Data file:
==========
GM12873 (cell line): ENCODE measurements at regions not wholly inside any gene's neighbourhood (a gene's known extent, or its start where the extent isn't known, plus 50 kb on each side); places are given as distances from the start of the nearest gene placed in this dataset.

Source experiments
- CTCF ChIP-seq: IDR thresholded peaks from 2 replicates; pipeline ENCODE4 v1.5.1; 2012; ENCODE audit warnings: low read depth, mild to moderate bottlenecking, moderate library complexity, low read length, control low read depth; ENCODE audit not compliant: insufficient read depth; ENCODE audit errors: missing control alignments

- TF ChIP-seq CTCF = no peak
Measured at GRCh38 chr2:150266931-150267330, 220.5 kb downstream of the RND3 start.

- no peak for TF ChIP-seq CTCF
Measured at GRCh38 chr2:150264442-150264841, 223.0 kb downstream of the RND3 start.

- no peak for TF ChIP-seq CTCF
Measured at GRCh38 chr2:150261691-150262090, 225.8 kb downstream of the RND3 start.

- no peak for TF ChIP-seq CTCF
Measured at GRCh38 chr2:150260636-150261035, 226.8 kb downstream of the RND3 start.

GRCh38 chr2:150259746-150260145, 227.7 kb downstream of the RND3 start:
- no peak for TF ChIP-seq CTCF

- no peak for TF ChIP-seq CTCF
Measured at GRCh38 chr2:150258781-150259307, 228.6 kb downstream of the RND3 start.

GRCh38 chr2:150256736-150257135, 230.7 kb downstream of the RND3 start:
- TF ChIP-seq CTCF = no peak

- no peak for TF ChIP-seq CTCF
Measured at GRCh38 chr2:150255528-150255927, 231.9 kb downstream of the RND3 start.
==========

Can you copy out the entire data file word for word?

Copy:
GM12873 (cell line): ENCODE measurements at regions not wholly inside any gene's neighbourhood (a gene's known extent, or its start where the extent isn't known, plus 50 kb on each side); places are given as distances from the start of the nearest gene placed in this dataset.

Source experiments
- CTCF ChIP-seq: IDR thresholded peaks from 2 replicates; pipeline ENCODE4 v1.5.1; 2012; ENCODE audit warnings: low read depth, mild to moderate bottlenecking, moderate library complexity, low read length, control low read depth; ENCODE audit not compliant: insufficient read depth; ENCODE audit errors: missing control alignments

- TF ChIP-seq CTCF = no peak
Measured at GRCh38 chr2:150266931-150267330, 220.5 kb downstream of the RND3 start.

- no peak for TF ChIP-seq CTCF
Measured at GRCh38 chr2:150264442-150264841, 223.0 kb downstream of the RND3 start.

- no peak for TF ChIP-seq CTCF
Measured at GRCh38 chr2:150261691-150262090, 225.8 kb downstream of the RND3 start.

- no peak for TF ChIP-seq CTCF
Measured at GRCh38 chr2:150260636-150261035, 226.8 kb downstream of the RND3 start.

GRCh38 chr2:150259746-150260145, 227.7 kb downstream of the RND3 start:
- no peak for TF ChIP-seq CTCF

- no peak for TF ChIP-seq CTCF
Measured at GRCh38 chr2:150258781-150259307, 228.6 kb downstream of the RND3 start.

GRCh38 chr2:150256736-150257135, 230.7 kb downstream of the RND3 start:
- TF ChIP-seq CTCF = no peak

- no peak for TF ChIP-seq CTCF
Measured at GRCh38 chr2:150255528-150255927, 231.9 kb downstream of the RND3 start.